May you make the most of every moment now and forever. May you appreciate the best things in your life, the simpler the better. ♥

  • Independence

    I was happy to return to Del Mar this summer for my family’s annual reunion, which we celebrate every 4th of July. Due to the pandemic, however, we couldn’t do many of the fun things we usually do, like visiting the San Diego County Fair (which I still refer to as the “Del Mar Fair” as it was called when I was a kid) and most of our other favorite Independence Day activities were also canceled. Staying home for most of the holiday weekend, I gave thought to the concept of “independence.”

    Although it’s obvious that we’re all interconnected in direct or subtle ways, underneath it all, it seems people tend to interpret “independence” as a solitary gateway to their own happiness, freedom, rights, liberty, and peace, often in ways that simply preserve self interests while encroaching on others.

    The truth is, all facets of Mother Earth’s order — the physical, natural world and the human world — are completely connected and interrelated, and cannot be separated even the slightest bit. Disorder and aberration in one sector will affect other sectors. If we want to live in happiness and peace, we must learn how to live in balance and harmony with all spheres of our natural environment: the internal and the external, the individual and the social, the physical and the spiritual.

    To create true happiness, we must reflect on the interrelationship of all things, see ourselves clearly as one part of the causal relationships within the natural order. To do this we become aware first of the internal mental/spiritual factors we create, then we see how those factors attract to us and manifest various effects in our life experiences, in society, and ultimately in the world around us.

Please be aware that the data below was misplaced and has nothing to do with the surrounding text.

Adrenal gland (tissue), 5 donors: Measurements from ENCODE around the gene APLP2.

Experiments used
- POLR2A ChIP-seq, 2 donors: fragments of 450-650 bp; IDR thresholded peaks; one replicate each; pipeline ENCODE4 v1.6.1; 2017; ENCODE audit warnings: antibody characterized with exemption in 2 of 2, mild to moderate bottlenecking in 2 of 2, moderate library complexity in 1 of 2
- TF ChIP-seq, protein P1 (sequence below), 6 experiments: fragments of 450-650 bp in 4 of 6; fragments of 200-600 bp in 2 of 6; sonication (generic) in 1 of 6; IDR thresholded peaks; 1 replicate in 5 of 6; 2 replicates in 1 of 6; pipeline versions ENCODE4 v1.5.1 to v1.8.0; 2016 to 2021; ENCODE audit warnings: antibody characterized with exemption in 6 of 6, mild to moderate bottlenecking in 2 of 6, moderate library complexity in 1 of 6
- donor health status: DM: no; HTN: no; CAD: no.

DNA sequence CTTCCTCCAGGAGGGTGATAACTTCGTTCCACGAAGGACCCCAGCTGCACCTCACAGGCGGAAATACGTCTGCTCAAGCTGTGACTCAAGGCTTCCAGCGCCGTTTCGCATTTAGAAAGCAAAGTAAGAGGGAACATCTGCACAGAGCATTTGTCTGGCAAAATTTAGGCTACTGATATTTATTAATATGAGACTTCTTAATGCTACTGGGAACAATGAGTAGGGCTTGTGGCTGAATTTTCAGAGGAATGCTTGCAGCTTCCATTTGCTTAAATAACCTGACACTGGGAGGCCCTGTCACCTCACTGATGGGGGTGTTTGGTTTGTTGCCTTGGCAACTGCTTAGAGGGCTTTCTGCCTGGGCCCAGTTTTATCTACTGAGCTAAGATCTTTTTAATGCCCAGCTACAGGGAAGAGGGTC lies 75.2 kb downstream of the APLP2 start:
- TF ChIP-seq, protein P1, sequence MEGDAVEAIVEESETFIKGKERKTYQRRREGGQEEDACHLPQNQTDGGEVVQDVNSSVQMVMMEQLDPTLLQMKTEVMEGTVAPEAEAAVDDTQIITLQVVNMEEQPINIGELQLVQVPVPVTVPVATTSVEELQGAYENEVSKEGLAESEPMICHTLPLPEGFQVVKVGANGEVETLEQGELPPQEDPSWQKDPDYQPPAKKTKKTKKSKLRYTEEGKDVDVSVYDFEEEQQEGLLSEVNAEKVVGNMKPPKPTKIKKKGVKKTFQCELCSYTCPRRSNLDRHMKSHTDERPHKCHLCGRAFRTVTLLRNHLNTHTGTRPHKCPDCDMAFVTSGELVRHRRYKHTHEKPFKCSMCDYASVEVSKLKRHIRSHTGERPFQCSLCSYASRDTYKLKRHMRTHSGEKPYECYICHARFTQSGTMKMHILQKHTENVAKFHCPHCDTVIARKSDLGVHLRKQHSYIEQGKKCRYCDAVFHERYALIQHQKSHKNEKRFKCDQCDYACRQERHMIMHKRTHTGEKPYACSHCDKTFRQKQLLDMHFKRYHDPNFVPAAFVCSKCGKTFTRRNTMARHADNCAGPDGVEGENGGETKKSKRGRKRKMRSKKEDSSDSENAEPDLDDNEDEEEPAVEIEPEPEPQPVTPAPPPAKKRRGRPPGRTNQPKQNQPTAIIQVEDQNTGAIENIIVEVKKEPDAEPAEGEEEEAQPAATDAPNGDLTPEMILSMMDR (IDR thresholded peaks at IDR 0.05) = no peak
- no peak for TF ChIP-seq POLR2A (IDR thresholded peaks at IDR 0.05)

Once this system of causal relationship, of interdependence, is understood on the spiritual level, we grow to see the connections between our inner factors and their causal relationships in our lives and every aspect of our environment. What is unseen inside us, we will attract, and it will be seen outside us. This simple ray of understanding can lead us to true independence, an independence that honors our connection to all others and all that exists in the universe, while cherishing ourselves and looking to no one but ourselves to solve our own problems from the inside out. Some people these days call this the law of attraction.

    Speaking of attraction, I can’t stay away from the ocean for too long. It always pulls me back, and I’m glad it does. Above is a southerly view (from Del Mar toward La Jolla) of Torrey Pines State Beach where I loved walking nearly every day.

    In other news, while at my mother’s home during our family gathering I found one of the original Taro Gold lotus flower pendants. My buddy Oded is a brilliant Israeli jewelry designer living in Tokyo, and he created the pendant as part of the Taro Gold jewelry collection years ago during my J-pop music days in Japan. Oded owns one of the coolest jewelry stores in Tokyo, on Harajuku Street, called Oz Abstract. Below is a photo he snapped of the first Taro Gold lotus pendant he made. My logo is the shape of a diamond within a lotus flower. To me, it signifies the diamond of wisdom and joy we all possess deep in our hearts, and the strength and beauty that blossoms from our lives as we overcome each challenge that comes our way. As you may know, the lotus flower blooms most beautifully from the deepest and thickest mud, which is a great reminder to make the most of our “mud” and use it to bloom with even greater happiness!


    I also want to express my gratitude to everyone who sent well-wishes for my mother earlier this year as she battled the novel coronavirus. She made a full recovery after nearly two months of symptoms. This independence day my family and I saluted her strong character – a shining example of a truly unbeatable spirit. I want to live with as much vigor, courage, and laughter as she does! And I wish you and yours the very best of health and happiness this year and always.